• And, in case your concern is that the government is telling you what to do with your money, see Luke 20:25 ("Give to Caesar what is Caesar's") and Luke 6:30 ("Give to everyone who asks of you"). Unless you're willing to go all "Peter and John" on a sick person and say, "Silver and gold have I none, but such as I have give I thee..." and heal the person then and there, it looks like you're going to have to show your support monetarily.

At this point, it matters little in what form universal health care materializes: whether it is through the government, like the Affordable Care Act, or through a church or other nonprofit organization. The important part is that it becomes the standard by which we can measure the care of our nation for its citizens. As someone who has been a vehement advocate of the egalitarian and peaceful Kingdom of God, I am by no means a fan of government when it gets in the way of personal spiritual liberty and freedom of the soul. BUT: if it is indeed absolutely necessary to have a governing body, should health care not be one of the primary reasons for the existence of such an institution? After all, it states in the Preamble to our United States Constitution that "We the People" established the document to help (among other things) "promote the general welfare" of the public. If we are to continue to call ourselves followers of Jesus we must come to terms with the fact according to his teachings, we have a moral obligation to ensure a higher quality of life for our neighbors. And if we can't bring ourselves to part with our own possessions to accomplish that goal, then we need to stop referring to ourselves as Christians.

What would Jesus do? Most likely, he would stop whining about paying taxes and pursue the cause which seeks to do the greatest good for the greatest number of people, regardless of power, politics, and money. So you may argue the finer details of this debate—it is, after all, a much more complicated discussion than what time and space have permitted me to write about here—but in the end, for the Christian, it ultimately falls to the simple decision of whether or not we are loving our neighbors with our actions. If your argument is more about splitting hairs than about showing love, you are wrong. Wrong.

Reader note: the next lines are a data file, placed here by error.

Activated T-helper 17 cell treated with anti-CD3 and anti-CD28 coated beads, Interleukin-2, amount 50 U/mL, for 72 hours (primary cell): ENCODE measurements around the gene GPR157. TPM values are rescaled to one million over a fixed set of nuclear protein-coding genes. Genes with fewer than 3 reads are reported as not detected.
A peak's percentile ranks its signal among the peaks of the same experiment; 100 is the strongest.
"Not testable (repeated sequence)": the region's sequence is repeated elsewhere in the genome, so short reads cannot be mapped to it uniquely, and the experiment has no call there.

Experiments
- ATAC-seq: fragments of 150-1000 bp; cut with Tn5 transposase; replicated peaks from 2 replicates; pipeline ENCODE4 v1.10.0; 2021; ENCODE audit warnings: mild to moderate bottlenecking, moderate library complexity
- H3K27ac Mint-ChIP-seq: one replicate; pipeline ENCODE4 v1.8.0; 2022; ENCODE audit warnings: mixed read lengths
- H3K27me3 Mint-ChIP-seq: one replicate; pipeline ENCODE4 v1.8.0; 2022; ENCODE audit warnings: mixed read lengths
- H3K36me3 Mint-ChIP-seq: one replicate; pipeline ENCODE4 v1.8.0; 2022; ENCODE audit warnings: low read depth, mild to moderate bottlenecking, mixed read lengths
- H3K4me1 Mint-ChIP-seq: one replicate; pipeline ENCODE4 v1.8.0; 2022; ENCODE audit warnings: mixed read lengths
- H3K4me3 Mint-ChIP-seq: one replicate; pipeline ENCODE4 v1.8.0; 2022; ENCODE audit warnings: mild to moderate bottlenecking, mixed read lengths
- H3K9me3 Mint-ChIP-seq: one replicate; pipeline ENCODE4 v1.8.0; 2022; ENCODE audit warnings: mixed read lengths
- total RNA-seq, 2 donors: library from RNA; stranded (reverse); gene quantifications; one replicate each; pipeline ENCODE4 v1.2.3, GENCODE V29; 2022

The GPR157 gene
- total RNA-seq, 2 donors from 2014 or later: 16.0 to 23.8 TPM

Saturday, June 2, 2012

Queering the Church, Part Two: Praxis

In my last post, I discussed how the letters of Paul are not as clear on the issue of homosexuality as many in the Church would prefer—indeed, of the two primary pericopae often utilized by “Christian” heterosexist pastors and theologians, the language is in some places quite murky. In contrast, however, Paul does iterate multiple times the absolute necessity of unity, fellowship, love, and submission to one another in the body of Christ. How then do we illustrate this to our congregations? How can the quickly growing field of biblical scholarship and gender studies begin to turn around such an ambling, socially and culturally stunted behemoth? I suggest that this might best be done by “queering” the Church.
             This term, coined by literary queer theorists and theologians in the 1990s, refers to the reappropriation by a marginalized group of a word or object that was previously used to degrade, demoralize, and dehumanize members of that group. Great theological strides have been made in recent years in “queering the Bible,” that is, reading and studying the Bible from an LGBTQ perspective. In this particular case, “queering the Church” refers to the act of making the Church—an institution whose most recognizable public trait is homophobia—into not only an institution which is unashamed and unafraid of its gay and lesbian brothers and sisters, but an institution which openly embraces them. But the term “queering” has another connotation, as well: the action of setting apart, or “peculiarizing.” This is a notion that has deep roots in the liberation theology of the Exodus: “You shall not wrong or oppress the stranger in your midst, for you were once strangers in the land of Egypt.” In queering the Church, we should hope not only to become opened to the LGBTQ community, but stand out among our culture as God’s peculiar, inclusive people, for the simple reason that at some point in our long history, we knew what it was like to be despised, persecuted, “queer.” Is this not the greater mission of the body of Christ?